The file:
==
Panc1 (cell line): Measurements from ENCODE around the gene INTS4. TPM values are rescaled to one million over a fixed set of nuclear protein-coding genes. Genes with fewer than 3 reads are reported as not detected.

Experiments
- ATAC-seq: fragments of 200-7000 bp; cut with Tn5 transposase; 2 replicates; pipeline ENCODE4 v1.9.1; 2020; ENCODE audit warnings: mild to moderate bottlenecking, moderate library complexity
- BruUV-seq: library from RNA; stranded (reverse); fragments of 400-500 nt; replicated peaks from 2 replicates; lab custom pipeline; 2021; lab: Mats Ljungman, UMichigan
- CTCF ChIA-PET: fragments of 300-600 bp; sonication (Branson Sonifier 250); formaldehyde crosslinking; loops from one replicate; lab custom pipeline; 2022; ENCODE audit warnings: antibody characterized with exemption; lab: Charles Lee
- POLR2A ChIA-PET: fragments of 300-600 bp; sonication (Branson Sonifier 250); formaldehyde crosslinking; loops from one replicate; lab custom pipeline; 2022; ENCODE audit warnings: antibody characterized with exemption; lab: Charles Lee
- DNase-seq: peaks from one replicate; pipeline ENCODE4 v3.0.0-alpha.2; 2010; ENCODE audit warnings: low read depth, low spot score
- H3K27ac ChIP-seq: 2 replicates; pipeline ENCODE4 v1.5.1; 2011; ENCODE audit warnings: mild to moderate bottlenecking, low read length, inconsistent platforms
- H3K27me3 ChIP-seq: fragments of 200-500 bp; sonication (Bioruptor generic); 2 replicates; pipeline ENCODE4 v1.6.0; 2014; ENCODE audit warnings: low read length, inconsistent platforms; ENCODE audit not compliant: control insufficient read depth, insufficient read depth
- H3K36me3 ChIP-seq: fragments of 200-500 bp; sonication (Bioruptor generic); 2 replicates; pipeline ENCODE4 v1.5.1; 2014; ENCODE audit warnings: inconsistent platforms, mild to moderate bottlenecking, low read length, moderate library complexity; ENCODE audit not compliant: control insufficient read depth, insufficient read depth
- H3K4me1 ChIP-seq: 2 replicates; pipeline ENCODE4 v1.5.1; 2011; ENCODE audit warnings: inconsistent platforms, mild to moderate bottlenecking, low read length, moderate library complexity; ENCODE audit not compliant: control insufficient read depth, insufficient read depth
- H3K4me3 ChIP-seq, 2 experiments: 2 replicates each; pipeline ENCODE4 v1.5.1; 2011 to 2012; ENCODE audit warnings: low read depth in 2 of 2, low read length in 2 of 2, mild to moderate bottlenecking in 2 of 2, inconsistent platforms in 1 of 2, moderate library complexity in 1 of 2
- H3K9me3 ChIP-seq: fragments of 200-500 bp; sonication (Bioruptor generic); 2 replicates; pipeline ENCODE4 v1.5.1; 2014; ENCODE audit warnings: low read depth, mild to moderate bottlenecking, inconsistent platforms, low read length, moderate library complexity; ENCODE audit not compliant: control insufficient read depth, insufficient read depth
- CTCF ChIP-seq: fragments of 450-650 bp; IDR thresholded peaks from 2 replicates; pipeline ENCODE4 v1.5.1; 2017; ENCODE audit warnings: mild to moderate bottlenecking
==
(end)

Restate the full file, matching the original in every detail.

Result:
Panc1 (cell line): Measurements from ENCODE around the gene INTS4. TPM values are rescaled to one million over a fixed set of nuclear protein-coding genes. Genes with fewer than 3 reads are reported as not detected.

Experiments
- ATAC-seq: fragments of 200-7000 bp; cut with Tn5 transposase; 2 replicates; pipeline ENCODE4 v1.9.1; 2020; ENCODE audit warnings: mild to moderate bottlenecking, moderate library complexity
- BruUV-seq: library from RNA; stranded (reverse); fragments of 400-500 nt; replicated peaks from 2 replicates; lab custom pipeline; 2021; lab: Mats Ljungman, UMichigan
- CTCF ChIA-PET: fragments of 300-600 bp; sonication (Branson Sonifier 250); formaldehyde crosslinking; loops from one replicate; lab custom pipeline; 2022; ENCODE audit warnings: antibody characterized with exemption; lab: Charles Lee
- POLR2A ChIA-PET: fragments of 300-600 bp; sonication (Branson Sonifier 250); formaldehyde crosslinking; loops from one replicate; lab custom pipeline; 2022; ENCODE audit warnings: antibody characterized with exemption; lab: Charles Lee
- DNase-seq: peaks from one replicate; pipeline ENCODE4 v3.0.0-alpha.2; 2010; ENCODE audit warnings: low read depth, low spot score
- H3K27ac ChIP-seq: 2 replicates; pipeline ENCODE4 v1.5.1; 2011; ENCODE audit warnings: mild to moderate bottlenecking, low read length, inconsistent platforms
- H3K27me3 ChIP-seq: fragments of 200-500 bp; sonication (Bioruptor generic); 2 replicates; pipeline ENCODE4 v1.6.0; 2014; ENCODE audit warnings: low read length, inconsistent platforms; ENCODE audit not compliant: control insufficient read depth, insufficient read depth
- H3K36me3 ChIP-seq: fragments of 200-500 bp; sonication (Bioruptor generic); 2 replicates; pipeline ENCODE4 v1.5.1; 2014; ENCODE audit warnings: inconsistent platforms, mild to moderate bottlenecking, low read length, moderate library complexity; ENCODE audit not compliant: control insufficient read depth, insufficient read depth
- H3K4me1 ChIP-seq: 2 replicates; pipeline ENCODE4 v1.5.1; 2011; ENCODE audit warnings: inconsistent platforms, mild to moderate bottlenecking, low read length, moderate library complexity; ENCODE audit not compliant: control insufficient read depth, insufficient read depth
- H3K4me3 ChIP-seq, 2 experiments: 2 replicates each; pipeline ENCODE4 v1.5.1; 2011 to 2012; ENCODE audit warnings: low read depth in 2 of 2, low read length in 2 of 2, mild to moderate bottlenecking in 2 of 2, inconsistent platforms in 1 of 2, moderate library complexity in 1 of 2
- H3K9me3 ChIP-seq: fragments of 200-500 bp; sonication (Bioruptor generic); 2 replicates; pipeline ENCODE4 v1.5.1; 2014; ENCODE audit warnings: low read depth, mild to moderate bottlenecking, inconsistent platforms, low read length, moderate library complexity; ENCODE audit not compliant: control insufficient read depth, insufficient read depth
- CTCF ChIP-seq: fragments of 450-650 bp; IDR thresholded peaks from 2 replicates; pipeline ENCODE4 v1.5.1; 2017; ENCODE audit warnings: mild to moderate bottlenecking